JANUARY 20 2009 10:53h
Aso, his ratings below 20 percent after a spate of gaffes and policy flip-flops, has been berated by media for misreading kanji.
Aso, his ratings below 20 percent after a spate of gaffes and policy flip-flops, has been berated by media for misreading kanji, the characters used in Japanese writing.
Diverting debate from an extra budget aimed at boosting the recession-hit economy, opposition Democratic Party member Hajime Ishii held up a white board with 12 combinations of kanji suggesting they might be too hard for Aso to pronounce properly.
Aso did not take the bait, but responded when asked if he himself had written a long essay that appeared under his name in a magazine late last year.
"I hate to disappoint you, but I wrote it myself," a smiling Aso replied, before debate returned to more serious topics.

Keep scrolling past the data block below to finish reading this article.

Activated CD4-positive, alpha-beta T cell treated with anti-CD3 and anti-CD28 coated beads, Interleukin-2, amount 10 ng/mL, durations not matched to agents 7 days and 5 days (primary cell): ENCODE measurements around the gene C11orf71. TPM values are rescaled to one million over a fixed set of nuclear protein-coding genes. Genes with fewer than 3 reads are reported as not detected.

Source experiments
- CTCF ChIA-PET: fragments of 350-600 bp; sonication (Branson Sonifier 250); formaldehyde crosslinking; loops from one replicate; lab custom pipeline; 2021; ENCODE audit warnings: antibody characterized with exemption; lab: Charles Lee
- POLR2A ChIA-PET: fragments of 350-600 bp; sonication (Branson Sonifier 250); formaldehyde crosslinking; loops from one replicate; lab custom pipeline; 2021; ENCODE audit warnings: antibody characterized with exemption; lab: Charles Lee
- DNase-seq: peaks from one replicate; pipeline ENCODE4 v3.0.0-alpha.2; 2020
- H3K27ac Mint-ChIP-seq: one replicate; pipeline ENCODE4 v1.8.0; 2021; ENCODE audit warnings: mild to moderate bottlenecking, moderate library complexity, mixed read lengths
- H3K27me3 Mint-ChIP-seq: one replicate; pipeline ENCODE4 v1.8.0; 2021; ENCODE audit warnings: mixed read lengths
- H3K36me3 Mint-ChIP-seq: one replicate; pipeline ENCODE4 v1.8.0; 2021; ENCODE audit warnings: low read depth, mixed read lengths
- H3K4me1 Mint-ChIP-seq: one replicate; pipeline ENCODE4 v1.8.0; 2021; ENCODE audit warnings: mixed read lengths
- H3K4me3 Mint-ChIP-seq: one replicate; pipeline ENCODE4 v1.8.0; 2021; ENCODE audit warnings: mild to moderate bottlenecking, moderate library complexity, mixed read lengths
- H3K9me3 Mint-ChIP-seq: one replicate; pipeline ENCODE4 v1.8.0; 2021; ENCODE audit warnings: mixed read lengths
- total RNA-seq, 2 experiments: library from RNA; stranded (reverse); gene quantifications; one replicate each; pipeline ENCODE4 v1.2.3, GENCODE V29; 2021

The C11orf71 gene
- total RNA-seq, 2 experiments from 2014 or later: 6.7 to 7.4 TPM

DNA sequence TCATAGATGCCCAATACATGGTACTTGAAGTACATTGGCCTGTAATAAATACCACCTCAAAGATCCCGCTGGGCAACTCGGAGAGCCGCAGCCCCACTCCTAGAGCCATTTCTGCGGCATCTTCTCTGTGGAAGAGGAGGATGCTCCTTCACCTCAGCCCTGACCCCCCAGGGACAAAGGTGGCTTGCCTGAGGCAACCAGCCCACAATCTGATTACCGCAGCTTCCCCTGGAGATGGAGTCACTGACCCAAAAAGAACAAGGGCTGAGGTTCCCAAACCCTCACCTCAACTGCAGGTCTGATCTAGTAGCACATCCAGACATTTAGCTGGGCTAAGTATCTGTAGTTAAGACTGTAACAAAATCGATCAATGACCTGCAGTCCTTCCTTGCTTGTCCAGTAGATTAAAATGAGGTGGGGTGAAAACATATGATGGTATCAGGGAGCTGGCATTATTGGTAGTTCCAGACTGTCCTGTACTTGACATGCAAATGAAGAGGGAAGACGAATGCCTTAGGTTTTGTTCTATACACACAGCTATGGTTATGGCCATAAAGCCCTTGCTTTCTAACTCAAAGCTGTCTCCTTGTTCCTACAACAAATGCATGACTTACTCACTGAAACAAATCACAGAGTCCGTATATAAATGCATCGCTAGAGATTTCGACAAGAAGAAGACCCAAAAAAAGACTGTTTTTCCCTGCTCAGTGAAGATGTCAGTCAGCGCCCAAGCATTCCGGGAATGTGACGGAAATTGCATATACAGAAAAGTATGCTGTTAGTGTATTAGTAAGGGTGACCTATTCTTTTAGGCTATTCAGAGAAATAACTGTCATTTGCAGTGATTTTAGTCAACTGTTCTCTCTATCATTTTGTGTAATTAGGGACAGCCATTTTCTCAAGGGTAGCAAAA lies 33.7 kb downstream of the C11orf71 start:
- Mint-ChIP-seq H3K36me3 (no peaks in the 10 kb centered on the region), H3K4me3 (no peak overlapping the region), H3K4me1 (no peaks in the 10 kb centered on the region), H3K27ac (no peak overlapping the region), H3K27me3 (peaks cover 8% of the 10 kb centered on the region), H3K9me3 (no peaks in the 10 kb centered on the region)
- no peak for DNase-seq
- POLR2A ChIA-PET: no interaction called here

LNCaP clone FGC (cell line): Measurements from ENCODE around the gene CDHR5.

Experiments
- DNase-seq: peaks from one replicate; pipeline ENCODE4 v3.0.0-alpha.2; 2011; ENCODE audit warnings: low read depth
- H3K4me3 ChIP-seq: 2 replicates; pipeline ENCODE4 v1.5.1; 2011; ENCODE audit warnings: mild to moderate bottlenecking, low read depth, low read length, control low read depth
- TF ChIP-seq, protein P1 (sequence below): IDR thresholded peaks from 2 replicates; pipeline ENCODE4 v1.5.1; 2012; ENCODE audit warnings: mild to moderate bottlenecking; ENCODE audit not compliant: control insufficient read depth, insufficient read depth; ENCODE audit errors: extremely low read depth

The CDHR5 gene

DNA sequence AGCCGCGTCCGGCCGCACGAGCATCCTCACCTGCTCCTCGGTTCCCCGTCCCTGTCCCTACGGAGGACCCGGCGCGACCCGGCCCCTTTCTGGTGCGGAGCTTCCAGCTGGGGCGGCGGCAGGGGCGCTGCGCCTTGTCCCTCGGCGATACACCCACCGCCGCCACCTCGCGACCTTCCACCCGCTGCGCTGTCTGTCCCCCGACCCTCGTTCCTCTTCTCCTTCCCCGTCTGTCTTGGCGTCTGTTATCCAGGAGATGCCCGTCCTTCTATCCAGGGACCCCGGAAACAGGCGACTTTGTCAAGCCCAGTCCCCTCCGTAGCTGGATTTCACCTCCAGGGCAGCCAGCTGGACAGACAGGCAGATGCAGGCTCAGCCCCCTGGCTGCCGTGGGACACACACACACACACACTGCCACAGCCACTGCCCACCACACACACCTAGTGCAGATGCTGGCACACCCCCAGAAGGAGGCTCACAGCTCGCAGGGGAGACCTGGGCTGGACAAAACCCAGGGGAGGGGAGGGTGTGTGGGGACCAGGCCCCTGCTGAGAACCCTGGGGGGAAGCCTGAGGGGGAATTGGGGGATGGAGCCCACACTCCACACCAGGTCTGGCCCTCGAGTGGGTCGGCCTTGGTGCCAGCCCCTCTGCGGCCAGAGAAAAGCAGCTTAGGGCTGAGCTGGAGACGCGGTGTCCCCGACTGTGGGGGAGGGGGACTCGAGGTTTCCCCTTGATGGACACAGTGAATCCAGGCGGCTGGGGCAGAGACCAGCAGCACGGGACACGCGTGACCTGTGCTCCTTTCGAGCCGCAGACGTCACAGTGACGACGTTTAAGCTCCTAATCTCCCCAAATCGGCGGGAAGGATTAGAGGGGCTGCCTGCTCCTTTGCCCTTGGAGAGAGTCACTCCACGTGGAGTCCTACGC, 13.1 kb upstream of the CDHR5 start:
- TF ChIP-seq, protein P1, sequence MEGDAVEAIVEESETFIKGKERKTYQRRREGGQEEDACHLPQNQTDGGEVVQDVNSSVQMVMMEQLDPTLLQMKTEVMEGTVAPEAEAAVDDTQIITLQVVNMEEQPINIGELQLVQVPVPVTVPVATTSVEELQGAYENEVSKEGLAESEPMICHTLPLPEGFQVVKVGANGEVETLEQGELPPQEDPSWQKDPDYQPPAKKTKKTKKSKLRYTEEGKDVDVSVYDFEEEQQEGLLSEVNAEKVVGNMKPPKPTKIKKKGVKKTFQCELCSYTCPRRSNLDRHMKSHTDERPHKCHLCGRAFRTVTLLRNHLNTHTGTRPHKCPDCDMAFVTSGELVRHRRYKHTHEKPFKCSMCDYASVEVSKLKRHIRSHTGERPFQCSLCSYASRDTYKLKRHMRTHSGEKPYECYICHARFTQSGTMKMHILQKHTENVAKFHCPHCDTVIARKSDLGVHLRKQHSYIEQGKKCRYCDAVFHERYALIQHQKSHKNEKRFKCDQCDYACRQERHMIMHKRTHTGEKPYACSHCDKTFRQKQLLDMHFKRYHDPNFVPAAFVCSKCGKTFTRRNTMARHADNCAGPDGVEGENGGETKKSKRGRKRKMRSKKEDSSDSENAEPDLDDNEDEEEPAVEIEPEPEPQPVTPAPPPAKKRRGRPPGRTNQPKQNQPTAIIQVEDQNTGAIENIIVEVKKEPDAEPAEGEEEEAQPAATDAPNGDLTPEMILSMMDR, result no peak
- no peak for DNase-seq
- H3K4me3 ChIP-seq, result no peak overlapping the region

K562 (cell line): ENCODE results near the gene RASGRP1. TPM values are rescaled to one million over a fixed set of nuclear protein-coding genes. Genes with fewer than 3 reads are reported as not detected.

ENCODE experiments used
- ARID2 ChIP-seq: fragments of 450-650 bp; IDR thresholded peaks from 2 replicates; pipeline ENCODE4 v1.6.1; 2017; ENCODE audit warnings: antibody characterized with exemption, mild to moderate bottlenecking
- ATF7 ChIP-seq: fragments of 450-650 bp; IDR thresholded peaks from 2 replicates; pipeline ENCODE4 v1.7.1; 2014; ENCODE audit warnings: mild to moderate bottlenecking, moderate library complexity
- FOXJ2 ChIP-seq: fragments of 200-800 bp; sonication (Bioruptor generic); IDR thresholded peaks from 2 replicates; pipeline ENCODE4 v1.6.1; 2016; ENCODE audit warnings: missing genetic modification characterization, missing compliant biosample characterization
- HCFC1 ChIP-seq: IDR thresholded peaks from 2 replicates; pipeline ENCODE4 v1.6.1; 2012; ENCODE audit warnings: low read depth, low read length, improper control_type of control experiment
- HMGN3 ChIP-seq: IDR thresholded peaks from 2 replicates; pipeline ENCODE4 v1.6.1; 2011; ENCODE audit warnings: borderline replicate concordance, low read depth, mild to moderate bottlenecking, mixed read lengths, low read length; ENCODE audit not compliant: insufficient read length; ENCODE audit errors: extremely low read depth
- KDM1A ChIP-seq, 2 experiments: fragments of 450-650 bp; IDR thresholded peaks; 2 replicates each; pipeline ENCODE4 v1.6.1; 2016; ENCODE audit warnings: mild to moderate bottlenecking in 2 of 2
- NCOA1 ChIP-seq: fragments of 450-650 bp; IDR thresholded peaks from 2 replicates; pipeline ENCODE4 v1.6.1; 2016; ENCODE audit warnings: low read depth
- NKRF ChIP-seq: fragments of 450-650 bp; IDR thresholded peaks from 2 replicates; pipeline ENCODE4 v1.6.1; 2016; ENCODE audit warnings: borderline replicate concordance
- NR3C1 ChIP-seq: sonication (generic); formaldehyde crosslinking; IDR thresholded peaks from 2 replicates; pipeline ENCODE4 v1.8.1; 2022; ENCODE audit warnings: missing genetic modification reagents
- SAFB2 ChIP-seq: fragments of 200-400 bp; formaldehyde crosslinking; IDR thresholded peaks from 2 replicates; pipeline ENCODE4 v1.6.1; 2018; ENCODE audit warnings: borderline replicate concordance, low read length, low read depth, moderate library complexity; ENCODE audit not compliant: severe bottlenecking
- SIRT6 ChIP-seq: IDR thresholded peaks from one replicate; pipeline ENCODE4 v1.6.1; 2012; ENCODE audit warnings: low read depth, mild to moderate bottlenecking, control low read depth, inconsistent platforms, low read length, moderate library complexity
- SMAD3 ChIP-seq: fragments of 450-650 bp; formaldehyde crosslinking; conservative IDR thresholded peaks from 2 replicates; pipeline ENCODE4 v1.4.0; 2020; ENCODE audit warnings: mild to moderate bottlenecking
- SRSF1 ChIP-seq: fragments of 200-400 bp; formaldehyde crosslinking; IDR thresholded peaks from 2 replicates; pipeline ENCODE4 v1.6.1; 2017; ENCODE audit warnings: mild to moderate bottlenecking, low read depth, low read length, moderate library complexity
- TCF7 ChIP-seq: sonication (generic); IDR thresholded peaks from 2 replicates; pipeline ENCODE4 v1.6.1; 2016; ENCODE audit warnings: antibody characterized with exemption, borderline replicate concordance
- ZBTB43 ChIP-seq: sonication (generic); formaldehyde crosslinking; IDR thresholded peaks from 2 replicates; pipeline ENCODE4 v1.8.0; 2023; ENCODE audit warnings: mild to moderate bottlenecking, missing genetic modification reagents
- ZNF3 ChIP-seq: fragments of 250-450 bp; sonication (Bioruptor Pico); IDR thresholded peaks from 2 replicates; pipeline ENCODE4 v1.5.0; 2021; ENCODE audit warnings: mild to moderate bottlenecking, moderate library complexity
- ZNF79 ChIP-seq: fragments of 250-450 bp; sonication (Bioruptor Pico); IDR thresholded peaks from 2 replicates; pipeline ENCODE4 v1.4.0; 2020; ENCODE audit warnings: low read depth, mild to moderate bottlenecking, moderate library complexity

Japan's ruling party tapped Aso, a fan of manga comics, in hopes he could lead it to victory in an election that must be held this year, but his popularity is in tatters and the party is in danger of losing the election.
Aso's bloopers in reading kanji when giving speeches or formal replies in parliament have prompted Internet bloggers to give him the nickname "KY Aso" -- a play on a slang expression used by teenagers meaning "Kuuki Yomenai" or "out of touch".
Some bloggers even call Aso "Triple KY" because besides his mistakes in reading characters kanji, he has been wary of dissolving the lower house (kaisan) for an election and unable to revive the economy (keiki).